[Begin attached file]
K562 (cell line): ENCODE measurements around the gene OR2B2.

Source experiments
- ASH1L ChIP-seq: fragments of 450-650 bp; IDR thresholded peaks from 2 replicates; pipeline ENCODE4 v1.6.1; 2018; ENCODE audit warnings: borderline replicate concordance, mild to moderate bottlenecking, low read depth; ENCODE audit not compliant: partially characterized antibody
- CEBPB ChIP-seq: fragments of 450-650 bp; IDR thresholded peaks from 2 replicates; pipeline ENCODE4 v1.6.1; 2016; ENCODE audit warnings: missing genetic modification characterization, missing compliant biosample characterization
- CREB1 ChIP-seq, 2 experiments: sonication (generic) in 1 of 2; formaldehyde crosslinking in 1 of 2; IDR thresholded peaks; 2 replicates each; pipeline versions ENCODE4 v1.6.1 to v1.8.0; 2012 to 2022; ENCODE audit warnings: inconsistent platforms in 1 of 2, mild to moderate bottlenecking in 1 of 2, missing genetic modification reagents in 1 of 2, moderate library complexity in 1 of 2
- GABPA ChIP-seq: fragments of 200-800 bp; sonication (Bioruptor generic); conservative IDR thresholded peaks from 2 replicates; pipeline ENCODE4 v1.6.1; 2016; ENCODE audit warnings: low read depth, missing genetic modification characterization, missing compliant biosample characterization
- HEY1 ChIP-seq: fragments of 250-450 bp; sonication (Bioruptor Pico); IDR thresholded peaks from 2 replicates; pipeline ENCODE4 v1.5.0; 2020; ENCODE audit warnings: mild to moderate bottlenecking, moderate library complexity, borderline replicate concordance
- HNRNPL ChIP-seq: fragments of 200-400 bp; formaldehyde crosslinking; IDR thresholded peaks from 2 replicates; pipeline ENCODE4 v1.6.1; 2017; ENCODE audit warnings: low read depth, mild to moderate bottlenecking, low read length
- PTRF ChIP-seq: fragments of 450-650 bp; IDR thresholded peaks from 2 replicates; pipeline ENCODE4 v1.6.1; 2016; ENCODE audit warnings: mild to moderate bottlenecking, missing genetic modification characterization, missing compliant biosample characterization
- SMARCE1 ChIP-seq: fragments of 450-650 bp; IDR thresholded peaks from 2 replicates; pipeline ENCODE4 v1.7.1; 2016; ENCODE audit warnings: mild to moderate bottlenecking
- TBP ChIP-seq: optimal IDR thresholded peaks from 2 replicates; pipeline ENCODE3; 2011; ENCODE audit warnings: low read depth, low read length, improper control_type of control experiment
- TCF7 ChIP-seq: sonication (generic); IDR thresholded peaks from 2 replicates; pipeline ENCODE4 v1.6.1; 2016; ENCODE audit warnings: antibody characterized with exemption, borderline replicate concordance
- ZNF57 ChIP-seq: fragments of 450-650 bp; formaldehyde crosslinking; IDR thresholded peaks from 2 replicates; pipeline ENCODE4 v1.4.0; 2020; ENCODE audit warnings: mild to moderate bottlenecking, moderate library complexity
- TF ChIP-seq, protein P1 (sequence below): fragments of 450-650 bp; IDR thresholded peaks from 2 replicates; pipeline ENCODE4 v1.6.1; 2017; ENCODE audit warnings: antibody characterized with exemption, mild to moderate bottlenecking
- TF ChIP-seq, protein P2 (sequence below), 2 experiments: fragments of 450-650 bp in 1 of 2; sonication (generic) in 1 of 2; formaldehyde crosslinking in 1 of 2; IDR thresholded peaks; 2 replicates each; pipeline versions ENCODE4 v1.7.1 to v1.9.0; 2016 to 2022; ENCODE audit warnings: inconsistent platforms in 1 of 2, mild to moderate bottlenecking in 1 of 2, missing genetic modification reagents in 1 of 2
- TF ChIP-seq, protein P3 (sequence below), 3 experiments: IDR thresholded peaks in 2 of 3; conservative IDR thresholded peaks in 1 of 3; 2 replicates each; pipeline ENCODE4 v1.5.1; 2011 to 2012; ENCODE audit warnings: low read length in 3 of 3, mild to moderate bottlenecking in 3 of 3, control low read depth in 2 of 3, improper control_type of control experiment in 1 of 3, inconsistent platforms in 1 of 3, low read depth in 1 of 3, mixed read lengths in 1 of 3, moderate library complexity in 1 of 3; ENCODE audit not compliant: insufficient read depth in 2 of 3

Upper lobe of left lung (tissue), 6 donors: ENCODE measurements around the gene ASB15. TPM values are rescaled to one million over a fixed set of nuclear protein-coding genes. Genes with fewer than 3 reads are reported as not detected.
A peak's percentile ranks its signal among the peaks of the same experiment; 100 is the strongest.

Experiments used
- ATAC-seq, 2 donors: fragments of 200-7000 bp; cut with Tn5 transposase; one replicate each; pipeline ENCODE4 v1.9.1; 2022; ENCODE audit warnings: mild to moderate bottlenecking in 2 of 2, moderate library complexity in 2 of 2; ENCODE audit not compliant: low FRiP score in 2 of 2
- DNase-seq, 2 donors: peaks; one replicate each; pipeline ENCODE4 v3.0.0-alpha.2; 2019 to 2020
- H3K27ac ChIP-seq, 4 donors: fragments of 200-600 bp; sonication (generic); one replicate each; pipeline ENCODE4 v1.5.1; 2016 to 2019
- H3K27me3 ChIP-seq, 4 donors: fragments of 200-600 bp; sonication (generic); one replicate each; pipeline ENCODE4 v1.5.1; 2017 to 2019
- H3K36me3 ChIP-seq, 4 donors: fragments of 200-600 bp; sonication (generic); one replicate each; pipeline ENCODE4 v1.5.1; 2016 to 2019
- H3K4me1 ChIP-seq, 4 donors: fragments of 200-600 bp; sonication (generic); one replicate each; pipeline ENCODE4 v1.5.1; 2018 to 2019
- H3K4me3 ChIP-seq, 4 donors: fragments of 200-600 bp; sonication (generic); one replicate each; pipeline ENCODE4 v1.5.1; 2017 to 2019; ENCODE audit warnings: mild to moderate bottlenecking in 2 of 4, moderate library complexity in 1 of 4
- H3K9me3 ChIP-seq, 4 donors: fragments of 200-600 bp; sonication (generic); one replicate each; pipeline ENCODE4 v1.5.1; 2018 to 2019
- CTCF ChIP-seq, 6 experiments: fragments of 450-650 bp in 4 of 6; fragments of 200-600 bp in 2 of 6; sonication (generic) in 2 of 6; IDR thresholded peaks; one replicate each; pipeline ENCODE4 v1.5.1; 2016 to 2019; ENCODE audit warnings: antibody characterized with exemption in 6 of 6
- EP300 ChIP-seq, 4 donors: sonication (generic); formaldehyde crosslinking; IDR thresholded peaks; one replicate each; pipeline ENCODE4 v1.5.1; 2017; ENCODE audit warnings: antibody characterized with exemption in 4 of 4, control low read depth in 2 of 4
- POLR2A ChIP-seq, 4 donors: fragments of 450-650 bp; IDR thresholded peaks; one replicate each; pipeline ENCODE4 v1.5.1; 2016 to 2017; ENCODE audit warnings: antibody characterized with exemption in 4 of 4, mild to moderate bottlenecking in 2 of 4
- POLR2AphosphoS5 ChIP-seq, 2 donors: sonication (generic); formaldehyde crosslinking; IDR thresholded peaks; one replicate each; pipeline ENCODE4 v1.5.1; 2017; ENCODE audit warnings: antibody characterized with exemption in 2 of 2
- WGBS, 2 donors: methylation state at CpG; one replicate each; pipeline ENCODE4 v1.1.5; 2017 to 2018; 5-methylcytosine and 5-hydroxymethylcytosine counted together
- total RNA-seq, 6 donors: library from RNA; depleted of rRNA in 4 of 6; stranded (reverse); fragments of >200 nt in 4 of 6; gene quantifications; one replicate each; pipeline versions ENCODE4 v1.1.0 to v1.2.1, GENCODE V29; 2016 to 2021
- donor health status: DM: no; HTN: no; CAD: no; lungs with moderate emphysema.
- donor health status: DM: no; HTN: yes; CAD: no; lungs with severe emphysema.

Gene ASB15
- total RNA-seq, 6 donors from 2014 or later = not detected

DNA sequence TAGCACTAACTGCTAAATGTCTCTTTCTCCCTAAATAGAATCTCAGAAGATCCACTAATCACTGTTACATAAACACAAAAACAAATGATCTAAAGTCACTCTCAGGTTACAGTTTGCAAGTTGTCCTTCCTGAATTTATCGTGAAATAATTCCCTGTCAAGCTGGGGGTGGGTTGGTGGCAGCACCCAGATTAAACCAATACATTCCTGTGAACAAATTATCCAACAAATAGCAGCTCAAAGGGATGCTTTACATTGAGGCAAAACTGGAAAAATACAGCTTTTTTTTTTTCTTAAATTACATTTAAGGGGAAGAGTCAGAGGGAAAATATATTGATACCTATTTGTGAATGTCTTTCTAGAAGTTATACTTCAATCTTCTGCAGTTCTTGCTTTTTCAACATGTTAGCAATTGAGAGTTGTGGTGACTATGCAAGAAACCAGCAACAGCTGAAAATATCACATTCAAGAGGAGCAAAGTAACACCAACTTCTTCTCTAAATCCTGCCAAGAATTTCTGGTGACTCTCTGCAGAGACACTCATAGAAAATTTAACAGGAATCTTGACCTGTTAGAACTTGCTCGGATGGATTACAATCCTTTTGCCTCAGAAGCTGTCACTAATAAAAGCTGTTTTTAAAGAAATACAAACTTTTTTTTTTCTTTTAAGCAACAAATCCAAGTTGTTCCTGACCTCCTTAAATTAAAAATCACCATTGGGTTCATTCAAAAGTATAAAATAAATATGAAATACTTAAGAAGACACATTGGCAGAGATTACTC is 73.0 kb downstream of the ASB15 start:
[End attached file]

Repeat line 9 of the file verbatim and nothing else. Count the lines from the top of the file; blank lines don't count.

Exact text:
- PTRF ChIP-seq: fragments of 450-650 bp; IDR thresholded peaks from 2 replicates; pipeline ENCODE4 v1.6.1; 2016; ENCODE audit warnings: mild to moderate bottlenecking, missing genetic modification characterization, missing compliant biosample characterization